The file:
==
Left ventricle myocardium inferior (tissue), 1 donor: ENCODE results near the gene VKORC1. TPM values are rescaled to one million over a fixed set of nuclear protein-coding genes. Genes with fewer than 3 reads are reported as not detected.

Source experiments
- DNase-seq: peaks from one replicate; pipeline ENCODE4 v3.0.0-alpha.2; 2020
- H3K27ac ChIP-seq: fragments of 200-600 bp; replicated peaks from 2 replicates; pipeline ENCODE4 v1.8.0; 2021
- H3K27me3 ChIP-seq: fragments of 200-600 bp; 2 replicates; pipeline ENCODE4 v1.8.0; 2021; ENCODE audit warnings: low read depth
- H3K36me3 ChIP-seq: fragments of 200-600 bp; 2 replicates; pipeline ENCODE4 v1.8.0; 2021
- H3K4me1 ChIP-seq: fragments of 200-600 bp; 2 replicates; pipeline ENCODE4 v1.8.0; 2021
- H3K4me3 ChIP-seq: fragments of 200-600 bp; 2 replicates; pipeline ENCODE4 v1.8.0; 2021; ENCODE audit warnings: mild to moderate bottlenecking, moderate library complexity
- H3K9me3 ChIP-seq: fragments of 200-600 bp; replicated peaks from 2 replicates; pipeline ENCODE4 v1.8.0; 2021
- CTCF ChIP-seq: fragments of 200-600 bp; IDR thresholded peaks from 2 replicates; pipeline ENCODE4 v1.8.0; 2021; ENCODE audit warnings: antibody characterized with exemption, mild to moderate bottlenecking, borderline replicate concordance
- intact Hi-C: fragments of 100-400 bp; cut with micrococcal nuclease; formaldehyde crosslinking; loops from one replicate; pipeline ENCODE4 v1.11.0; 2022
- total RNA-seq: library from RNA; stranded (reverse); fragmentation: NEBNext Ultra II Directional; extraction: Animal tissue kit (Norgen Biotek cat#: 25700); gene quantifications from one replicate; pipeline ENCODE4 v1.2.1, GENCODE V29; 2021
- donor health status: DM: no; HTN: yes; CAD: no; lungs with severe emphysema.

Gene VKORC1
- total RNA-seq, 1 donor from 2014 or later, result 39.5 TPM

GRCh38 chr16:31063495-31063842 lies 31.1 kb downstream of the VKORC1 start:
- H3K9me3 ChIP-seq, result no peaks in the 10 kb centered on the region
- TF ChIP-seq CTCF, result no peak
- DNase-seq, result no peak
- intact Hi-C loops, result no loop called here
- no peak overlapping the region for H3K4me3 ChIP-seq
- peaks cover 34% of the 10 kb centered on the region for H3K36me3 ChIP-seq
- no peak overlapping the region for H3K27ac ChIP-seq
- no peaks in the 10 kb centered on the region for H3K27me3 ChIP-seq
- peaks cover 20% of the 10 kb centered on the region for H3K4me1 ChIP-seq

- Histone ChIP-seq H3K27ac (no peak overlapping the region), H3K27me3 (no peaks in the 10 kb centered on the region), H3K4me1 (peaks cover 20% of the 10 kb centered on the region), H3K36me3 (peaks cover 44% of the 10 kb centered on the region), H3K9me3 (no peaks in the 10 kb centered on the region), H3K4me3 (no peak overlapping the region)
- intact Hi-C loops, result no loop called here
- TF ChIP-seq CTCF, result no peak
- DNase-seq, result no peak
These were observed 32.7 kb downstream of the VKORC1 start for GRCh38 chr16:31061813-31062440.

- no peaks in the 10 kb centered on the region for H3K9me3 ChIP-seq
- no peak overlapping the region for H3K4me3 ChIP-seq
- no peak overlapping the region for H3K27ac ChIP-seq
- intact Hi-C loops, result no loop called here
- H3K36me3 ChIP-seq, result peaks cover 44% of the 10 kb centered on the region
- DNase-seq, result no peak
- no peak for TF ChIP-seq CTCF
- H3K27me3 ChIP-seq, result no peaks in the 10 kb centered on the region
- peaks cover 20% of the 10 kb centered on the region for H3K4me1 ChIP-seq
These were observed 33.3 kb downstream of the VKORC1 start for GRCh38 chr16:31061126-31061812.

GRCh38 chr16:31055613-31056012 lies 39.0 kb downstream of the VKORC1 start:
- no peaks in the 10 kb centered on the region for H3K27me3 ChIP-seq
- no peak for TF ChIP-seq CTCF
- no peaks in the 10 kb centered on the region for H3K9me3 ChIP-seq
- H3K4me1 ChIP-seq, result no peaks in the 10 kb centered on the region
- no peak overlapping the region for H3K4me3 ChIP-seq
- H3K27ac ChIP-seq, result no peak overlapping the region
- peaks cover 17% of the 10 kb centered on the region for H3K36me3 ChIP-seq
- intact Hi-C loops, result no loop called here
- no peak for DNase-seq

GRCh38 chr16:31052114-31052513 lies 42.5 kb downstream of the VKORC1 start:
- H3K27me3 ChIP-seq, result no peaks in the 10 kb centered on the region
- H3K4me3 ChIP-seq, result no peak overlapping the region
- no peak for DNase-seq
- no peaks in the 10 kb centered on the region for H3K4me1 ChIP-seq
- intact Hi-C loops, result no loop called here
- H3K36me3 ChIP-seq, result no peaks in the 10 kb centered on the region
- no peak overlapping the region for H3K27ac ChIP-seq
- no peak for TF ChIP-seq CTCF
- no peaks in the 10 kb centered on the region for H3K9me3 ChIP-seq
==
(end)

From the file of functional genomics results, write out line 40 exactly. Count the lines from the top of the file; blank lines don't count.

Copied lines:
These were observed 33.3 kb downstream of the VKORC1 start for GRCh38 chr16:31061126-31061812.